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Journals and Conferences
An orbital trauma in the 16th century. On 30 June 1559, during a jousting tournament, King Henri II of France incurred an injury to the eye from a shattered lance, dying ten days later. Trepanation was discussed briefly before being rejected. The autopsy on the King confirmed that it would have been justified. Even though there was no skull fracture, there… (More)
Bonain's liquid, otherwise known as Bonain's mixture or Bonain's solution, is universally known and still in use. How many medicines can say the same after a hundred years? By contrast, Jules Aristide Bonain, a physician from Brittany, remains unknown. We pay a tribute to him in this paper, describing the origins of the famous solution, as well as Bonain's… (More)
OBJECTIVE This study aimed to describe the clinical, histopathologic, and immunohistochemical findings of the second case of an endodermal sinus tumor of the ear. STUDY DESIGN This clinical study is a retrospective case report combined with a literature review. SETTING The patient was treated at the University Erasmus Hospital. INTERVENTION Diagnosis… (More)
Doctor Joseph Gensoul (1797-1858) has at least two claims to fame as an ENT physician: he was the first to practise the total resection of the superior maxillary bone, and he described a disease that was later to be known as "Ludwig's angina". In this paper, we try to project an original light on Gensoul by reference to Gustave Flaubert (1821-1880). We also… (More)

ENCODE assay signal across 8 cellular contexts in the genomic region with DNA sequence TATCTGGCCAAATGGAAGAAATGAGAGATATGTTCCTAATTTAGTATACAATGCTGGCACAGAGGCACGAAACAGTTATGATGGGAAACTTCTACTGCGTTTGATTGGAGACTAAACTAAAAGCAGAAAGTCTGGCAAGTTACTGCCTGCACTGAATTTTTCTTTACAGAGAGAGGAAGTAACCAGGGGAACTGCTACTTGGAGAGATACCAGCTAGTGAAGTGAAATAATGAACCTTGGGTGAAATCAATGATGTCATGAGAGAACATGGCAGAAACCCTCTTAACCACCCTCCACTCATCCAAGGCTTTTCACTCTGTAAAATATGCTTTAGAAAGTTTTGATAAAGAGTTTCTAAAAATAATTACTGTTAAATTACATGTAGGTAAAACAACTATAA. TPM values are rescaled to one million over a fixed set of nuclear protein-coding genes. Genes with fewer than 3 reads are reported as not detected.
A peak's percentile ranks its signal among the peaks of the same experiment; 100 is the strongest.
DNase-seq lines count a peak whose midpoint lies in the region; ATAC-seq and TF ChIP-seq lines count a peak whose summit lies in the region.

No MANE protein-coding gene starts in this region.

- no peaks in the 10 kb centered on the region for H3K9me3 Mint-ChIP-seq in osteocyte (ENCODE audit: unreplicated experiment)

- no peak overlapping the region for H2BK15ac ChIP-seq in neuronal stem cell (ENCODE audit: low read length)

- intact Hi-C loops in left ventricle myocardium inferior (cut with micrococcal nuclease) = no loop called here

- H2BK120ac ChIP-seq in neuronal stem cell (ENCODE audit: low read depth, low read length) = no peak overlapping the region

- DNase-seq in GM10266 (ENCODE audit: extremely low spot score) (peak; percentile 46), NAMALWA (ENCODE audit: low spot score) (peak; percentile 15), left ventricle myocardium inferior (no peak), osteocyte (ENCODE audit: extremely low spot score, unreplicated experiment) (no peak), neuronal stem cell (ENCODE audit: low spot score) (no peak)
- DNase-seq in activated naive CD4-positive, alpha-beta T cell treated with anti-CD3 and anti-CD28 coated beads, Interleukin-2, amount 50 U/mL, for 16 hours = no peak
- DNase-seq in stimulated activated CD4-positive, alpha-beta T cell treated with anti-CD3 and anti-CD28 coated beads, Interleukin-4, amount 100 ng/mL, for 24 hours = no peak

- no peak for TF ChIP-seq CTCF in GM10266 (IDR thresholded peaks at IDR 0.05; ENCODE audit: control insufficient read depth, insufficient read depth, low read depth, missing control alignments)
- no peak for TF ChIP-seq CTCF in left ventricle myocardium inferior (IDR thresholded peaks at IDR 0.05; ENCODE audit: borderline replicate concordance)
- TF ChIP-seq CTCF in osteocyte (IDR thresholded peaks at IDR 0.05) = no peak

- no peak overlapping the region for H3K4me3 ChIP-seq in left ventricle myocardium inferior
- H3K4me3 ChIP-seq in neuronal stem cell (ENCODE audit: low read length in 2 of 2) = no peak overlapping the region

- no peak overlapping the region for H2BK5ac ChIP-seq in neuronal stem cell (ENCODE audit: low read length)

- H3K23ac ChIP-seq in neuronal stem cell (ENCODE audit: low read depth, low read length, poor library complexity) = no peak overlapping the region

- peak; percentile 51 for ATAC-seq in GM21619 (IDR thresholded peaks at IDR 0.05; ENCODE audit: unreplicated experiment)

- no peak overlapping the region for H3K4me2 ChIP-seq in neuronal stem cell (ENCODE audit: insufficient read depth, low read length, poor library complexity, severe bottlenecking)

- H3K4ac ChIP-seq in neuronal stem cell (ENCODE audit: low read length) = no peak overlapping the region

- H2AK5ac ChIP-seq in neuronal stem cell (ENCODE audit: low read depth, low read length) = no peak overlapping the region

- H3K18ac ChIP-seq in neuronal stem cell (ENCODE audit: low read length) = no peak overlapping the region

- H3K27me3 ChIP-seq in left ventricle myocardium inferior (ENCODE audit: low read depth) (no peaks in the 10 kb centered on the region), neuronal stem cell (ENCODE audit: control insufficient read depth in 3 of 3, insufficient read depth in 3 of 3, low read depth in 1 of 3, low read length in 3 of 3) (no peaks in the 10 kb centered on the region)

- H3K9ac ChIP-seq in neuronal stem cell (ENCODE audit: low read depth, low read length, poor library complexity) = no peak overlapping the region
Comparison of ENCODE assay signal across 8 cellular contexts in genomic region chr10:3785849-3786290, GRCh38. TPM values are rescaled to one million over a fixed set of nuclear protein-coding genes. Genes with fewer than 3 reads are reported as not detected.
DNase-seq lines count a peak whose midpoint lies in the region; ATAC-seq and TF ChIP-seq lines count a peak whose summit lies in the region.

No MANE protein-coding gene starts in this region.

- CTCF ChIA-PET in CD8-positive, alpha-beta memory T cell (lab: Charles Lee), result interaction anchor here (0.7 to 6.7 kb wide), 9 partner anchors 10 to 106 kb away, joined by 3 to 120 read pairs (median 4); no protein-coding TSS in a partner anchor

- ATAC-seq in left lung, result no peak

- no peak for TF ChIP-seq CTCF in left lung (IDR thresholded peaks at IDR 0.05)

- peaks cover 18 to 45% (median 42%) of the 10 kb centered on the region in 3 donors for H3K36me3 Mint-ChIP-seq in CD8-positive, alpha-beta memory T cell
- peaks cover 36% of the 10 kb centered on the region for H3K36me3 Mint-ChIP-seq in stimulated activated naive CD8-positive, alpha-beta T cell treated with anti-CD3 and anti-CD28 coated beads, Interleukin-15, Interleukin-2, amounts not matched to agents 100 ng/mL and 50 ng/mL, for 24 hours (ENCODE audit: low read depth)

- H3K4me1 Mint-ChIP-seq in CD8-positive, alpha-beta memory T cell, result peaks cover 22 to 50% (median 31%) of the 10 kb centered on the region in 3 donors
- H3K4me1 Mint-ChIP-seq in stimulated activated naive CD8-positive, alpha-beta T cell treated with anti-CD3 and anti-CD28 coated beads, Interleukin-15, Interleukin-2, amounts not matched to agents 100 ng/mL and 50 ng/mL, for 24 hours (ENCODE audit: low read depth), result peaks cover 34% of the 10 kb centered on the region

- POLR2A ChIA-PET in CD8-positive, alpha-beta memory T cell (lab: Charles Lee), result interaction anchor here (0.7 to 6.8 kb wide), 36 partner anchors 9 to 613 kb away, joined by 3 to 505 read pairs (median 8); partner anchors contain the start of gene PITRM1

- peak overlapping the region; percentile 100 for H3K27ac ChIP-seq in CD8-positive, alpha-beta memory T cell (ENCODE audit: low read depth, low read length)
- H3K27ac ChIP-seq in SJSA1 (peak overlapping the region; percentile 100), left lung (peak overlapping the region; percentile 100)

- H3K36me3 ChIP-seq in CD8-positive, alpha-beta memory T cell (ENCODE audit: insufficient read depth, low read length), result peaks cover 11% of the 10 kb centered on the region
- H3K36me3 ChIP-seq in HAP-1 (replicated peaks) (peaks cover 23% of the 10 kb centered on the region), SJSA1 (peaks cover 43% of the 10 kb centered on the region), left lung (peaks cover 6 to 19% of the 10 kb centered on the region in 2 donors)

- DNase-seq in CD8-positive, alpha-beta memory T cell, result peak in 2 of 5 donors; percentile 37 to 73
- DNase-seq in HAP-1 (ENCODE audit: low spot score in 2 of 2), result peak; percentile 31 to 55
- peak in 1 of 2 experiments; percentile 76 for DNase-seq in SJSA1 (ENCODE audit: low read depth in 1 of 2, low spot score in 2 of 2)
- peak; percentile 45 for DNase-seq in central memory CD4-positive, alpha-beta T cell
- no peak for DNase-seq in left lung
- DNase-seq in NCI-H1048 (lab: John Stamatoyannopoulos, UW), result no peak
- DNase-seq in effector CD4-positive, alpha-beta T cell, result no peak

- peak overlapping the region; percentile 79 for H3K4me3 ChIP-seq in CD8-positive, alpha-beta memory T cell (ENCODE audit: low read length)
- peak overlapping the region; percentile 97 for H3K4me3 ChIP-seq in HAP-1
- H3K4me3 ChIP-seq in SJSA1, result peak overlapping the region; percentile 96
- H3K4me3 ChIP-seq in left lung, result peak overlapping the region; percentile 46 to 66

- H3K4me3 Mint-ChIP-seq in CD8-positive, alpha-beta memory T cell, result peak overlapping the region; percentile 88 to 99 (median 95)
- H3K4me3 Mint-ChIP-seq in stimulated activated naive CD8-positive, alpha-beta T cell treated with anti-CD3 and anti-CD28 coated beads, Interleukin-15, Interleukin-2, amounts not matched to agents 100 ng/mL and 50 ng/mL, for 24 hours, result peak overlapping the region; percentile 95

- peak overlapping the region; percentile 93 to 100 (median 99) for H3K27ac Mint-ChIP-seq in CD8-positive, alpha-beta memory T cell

Literary parody is a mode of expression characterized by irony. Every people, every language showcases its own genius in it. Du Bellay practices self-mockery. Gogol opts for a comic marked by the fantastic. Nevertheless, in both cases, parody is but a means to hide misery: behind its mask, human suffering is hinted at (Figures 1,2).
Freud received treatment from several physicians--including rhinologists, oro-facial surgeons or radiotherapists--for a cancer of the palate. Furthermore, as a consequence of his operation, Freud was required to wear a prosthesis that he probably named "the monster". This paper provides some details about the physicians who cured Freud and looks at the… (More)
A royal otitis. The young king of France, Francis II, the eldest son of Henry II and Catherine de Medici, died in Orleans from the effects of the complications of a chronic otitis on 6 December 1560. Based on texts of the time, the paper discusses the nature of the illness, the treatment, and the medical and political entourage of the king.
The King's evil, or scrofula, were the terms used in the past to designate what we now call tuberculous adenitis of the neck. Royalty, including the kings of France, possessed the gift of curing this malady by "Royal Touch". What was the attitude of the physicians towards this miraculous power? There was at least official collusion between the physician and… (More)